Effective GMAT Scratchwork

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The GMAT is a fairly user-friendly exam–at least in its administration. (You may not feel the same way about the questions it asks!) I like the computer-based format, and I think it does a great job of ensuring that the test experience is as consistent as possible across the world for test takers.

What is not user-friendly, however, is the way the GMAT forces you to do in-test scratchwork. For years, you would be issued six sheets of plain white (or occasionally, neon–don't ask me why) paper. You could trade in your used paper for more if you needed to, and you couldn't leave the test center with any of it. Security, you know: the test maker didn't want preparation companies (ahem!) to write down questions and walk out with them.

The latest "improvement" is a major step down. For several months, test takers have been given small white boards (imagine something a little bigger than a sheet of legal-sized paper) and dry-erase markers. In other words, instead of getting six sheets of double-sided paper, you now have to work with one side of one sheet's worth. Bummer.

Of course, you can erase, but I've heard that some boards and erasers of are low quality, so you end up with a slew of smears by the end of the section. This is an inconvenient overreaction on the part of GMAC, but unfortunately, you have to grin and bear it.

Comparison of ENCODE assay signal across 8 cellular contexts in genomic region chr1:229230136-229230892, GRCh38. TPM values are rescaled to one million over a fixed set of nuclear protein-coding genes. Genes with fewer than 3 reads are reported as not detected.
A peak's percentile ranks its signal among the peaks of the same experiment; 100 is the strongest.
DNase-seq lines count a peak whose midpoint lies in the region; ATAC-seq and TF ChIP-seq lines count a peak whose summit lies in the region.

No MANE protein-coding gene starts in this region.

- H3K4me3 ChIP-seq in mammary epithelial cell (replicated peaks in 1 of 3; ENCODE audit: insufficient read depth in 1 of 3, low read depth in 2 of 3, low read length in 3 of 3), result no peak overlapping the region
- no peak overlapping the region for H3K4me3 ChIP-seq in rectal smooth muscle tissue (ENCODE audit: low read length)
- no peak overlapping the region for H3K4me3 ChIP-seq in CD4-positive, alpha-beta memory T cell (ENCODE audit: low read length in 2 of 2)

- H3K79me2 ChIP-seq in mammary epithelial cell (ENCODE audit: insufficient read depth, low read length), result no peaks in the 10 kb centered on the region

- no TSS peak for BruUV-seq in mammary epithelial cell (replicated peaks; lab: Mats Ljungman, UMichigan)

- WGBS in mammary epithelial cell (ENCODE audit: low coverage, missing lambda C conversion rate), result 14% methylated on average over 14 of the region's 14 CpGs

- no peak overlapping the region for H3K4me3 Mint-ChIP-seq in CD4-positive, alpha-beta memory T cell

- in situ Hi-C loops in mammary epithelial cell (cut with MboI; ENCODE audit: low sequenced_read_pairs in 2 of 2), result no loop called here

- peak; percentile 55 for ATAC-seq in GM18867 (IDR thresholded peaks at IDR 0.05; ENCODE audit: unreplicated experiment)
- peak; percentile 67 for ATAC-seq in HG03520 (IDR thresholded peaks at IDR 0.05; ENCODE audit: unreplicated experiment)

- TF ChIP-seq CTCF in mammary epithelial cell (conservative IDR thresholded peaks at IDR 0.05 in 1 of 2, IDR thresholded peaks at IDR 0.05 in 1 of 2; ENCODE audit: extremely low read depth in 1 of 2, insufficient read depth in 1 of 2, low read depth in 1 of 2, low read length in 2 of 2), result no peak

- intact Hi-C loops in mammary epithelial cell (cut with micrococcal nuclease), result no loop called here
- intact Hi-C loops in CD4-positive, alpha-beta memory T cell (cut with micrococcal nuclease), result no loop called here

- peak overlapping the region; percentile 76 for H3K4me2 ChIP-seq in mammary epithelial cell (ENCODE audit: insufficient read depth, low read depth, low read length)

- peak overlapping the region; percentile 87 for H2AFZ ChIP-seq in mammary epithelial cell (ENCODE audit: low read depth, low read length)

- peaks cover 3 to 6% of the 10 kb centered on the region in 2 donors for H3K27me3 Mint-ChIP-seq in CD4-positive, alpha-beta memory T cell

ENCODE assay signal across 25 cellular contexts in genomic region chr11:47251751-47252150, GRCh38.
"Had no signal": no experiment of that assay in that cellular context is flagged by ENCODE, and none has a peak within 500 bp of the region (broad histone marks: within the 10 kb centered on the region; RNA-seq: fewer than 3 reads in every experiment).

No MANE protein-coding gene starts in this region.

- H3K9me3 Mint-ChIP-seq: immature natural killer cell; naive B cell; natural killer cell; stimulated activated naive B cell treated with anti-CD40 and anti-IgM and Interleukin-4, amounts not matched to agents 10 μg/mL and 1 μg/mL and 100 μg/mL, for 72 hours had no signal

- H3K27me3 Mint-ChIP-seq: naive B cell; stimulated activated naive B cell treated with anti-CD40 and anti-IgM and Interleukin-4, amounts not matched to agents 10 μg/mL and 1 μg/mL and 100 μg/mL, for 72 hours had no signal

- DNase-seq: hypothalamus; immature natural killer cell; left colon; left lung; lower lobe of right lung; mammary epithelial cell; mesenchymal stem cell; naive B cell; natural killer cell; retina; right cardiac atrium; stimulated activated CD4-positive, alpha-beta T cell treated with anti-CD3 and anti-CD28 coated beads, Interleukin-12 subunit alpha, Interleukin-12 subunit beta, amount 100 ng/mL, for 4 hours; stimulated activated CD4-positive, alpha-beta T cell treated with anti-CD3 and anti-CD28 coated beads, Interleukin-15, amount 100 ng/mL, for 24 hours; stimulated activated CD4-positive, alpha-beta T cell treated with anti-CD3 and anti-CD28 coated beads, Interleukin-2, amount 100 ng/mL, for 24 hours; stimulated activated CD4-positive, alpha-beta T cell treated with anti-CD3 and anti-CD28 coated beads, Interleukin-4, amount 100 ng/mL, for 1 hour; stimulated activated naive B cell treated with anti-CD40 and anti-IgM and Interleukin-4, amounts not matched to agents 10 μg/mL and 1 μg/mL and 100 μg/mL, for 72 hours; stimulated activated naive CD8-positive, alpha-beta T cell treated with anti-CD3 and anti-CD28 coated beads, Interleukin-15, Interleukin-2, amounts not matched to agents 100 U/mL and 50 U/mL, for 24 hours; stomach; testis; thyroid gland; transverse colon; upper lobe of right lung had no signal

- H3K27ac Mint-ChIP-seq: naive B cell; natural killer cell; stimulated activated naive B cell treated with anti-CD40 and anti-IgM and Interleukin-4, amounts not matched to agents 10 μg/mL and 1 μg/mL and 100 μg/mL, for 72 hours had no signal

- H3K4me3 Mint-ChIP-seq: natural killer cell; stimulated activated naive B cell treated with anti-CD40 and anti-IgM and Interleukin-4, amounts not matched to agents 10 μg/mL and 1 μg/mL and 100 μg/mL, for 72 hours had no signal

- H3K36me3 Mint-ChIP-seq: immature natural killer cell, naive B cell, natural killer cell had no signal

How to Deal

One student of mine told me that he asked for several white boards–and got them! It never would've occurred to me to ask, but it's certainly worth a try. If you're stuck with one board, though, several other (apparently unrelated) preparation strategies will come in handy.

First, plan on accommodating the extra time. Let's say you have erase the board 10 times over the course of your quantitative section; that's once per 3-4 questions. If that takes 10 seconds each time, your allotted time is cut down to about 73 minutes from 75. If you're ready for that, it's no big deal: a few fewer seconds per question. Be ready for it: if you're doing a practice section at home, limit yourself to 72 or 73 minutes, or force yourself to stop for 10 seconds every 3-4 questions.

Second, keep your scratchwork neat. 10 seconds every four questions is one thing; 10 seconds after every single problem is another. It can be hard to keep your handwriting and diagrams neat, tidy, and small with a dry-erase marker, but it will save you time. Neatness will save you time anyway, regardless of medium, so it's an important habit to adopt.

Last, be mentally prepared for the inconvenience. Since you've read this far, you know what you're up against. The scratchwork boards are just another way in which the GMAT is a foreign, unpredictable experience for so many test takers. One of the biggest benefits of extensive preparation is to simply make the experience familiar, whether that means learning math content or knowing how what to expect in the test center.

Doing scratchwork on a dry-erase board doesn't have to be a disaster. With flexibility and foresight, you can make it one more way in which you are better prepared than your competition.

 

 

About the author: Jeff Sackmann has written many GMAT preparation books, including the popular Total GMAT Math, Total GMAT Verbal, and GMAT 111. He has also created explanations for problems in The Official Guide, as well as 1,800 practice GMAT math questions.

Total GMAT Verbal

The comprehensive guide to the GMAT Verbal section. Recognize, dissect, and master every question type you'll face on the test. Everything you need, all in one place, including 100+ realistic practice questions.
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